The writer Upton Sinclair famously remarked that it’s difficult to get a man to understand something when his salary depends upon his not understanding it.

How true-even though we all like to think that we’re always receptive to new and challenging ideas ourselves. So it is good to see the Department for Transport seriously questioning part of its own traditional raison d’être in a new report this week.

Alternatives to Travel: Next Steps looks at how businesses can integrate advanced telecommunications technologies into their working practices in order to improve productivity and reduce overheads.

Reading the case studies in the report makes me glad I don’t work for an airline or airport operator. Microsoft, for instance, reckons it saved $97 million in travel costs and 100 million flight miles in a year by making increased use of flexible working and teleconferencing. Another company easily eliminated 38 million flight miles.

Down on the ground, Merseyside Fire and Rescue Service estimates that it’s saved £70,000 over three years by making smarter use of vehicles (e.g. reducing the number of single-occupancy journeys for business and commuting) as well as holding more meetings electronically.

The DfT’s focus on travel alternatives makes a refreshing change from its usual ‘predict and provide’ approach (as in, predict more travel, provide more roads). As the report’s foreword stresses, it’s all about businesses finding new ways to move forward:

“The purpose of this report is not to press the case for any one method of travel. It is not to argue that you should stay at home or invest in the latest gizmo. Instead, it seeks to challenge inflexibility. The insistence on doing things because that’s the way they’ve always been done.”

That’s timely advice. 2011 is shaping up to deliver the highest-ever world average price per barrel for oil in inflation-adjusted terms. Given the key role of oil in advanced economies, crude oil’s rapid switch from dirt cheap to historically expensive in two decades has enormous implications not only for fleets but for business as a whole.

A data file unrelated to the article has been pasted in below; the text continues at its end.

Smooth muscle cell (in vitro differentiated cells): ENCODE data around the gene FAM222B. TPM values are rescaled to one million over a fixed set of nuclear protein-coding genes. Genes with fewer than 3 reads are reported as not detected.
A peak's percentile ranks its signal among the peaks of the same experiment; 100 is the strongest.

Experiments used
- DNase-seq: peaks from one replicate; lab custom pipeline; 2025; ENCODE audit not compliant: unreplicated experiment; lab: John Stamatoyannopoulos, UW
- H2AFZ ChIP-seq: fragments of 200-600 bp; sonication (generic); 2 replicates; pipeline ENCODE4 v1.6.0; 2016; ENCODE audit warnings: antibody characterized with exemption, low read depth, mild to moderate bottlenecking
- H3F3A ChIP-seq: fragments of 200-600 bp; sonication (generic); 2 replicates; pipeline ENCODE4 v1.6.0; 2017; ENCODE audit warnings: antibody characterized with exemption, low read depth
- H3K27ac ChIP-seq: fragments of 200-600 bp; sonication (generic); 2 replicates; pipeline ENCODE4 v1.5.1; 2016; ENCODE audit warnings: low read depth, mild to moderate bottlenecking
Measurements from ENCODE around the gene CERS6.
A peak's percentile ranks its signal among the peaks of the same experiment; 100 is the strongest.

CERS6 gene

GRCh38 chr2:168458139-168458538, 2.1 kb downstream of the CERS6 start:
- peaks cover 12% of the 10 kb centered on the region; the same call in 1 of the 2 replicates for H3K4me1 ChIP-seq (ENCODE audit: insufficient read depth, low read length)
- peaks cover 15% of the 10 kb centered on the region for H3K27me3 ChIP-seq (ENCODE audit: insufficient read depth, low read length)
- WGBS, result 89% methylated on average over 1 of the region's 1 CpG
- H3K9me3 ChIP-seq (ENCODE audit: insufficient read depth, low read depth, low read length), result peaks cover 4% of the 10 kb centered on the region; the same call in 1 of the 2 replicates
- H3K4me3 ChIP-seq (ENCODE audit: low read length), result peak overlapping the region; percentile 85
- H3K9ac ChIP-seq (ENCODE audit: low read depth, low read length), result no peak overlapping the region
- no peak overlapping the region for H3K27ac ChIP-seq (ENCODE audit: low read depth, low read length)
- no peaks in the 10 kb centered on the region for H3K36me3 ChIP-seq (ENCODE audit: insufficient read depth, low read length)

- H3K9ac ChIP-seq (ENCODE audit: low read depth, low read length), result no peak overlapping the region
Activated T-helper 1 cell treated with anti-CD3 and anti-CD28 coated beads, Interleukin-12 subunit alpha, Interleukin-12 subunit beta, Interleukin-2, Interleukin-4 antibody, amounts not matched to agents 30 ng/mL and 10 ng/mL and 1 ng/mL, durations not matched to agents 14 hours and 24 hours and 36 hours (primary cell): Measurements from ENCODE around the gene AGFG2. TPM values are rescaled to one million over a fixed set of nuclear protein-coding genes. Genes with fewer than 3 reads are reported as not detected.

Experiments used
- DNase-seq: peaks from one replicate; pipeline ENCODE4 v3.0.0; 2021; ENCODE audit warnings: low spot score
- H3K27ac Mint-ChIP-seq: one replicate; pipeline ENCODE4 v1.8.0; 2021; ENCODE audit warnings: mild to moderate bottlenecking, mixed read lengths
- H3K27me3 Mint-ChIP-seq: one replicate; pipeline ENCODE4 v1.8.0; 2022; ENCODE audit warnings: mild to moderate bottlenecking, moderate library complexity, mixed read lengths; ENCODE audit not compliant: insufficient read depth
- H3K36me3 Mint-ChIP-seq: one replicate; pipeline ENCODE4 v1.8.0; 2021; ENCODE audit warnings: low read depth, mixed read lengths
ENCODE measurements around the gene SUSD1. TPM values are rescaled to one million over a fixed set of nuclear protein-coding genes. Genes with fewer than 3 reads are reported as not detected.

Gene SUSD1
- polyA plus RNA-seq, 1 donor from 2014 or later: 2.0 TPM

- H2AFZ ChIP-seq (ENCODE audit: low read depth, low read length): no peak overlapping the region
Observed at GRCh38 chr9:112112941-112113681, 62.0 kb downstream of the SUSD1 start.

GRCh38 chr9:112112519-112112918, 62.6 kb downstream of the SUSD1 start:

High oil prices are inimical to strong economic growth, meaning that there will be little let-up in the squeeze on firms’ profitability and therefore on fleet budgets. And while a lot of business meetings and some other activities can be carried out online, there’s also a lot of activity that can’t.

But, as the man at the DfT said, we don’t have to do things the way they’ve always been done. We can change the way we think about mobility and about the assets needed by businesses to provide it.

Technology and flexible working are freeing businesses from the restraints of geography and the nine-to-five workday. We live in a world where GPS, telematics and those smart handheld devices formerly known as phones allow us to create alternatives to the traditional ‘one driver, one car, one key’ company car model.

That is why we’ve talked a lot about new forms of business mobility in our announcements about the merger of Alphabet and ING. It’s all about using technology innovatively to allow customers and their employees to get more productivity out of vehicles: smart mobility to suit new ways of working.

After all, in the traditional automotive economy based on $20 oil, the vast majority of cars – including many company cars – spent 95% of their time sitting empty outside homes and workplaces. In the $100 oil economy, business cars become ‘mobility assets’, which employers will want to get as much productivity out of as they can; 24 hours a day, seven days a week if necessary.

We have the technology, as they say, and I will have quite a bit more to say here about new mobility solutions over the coming weeks, months and years.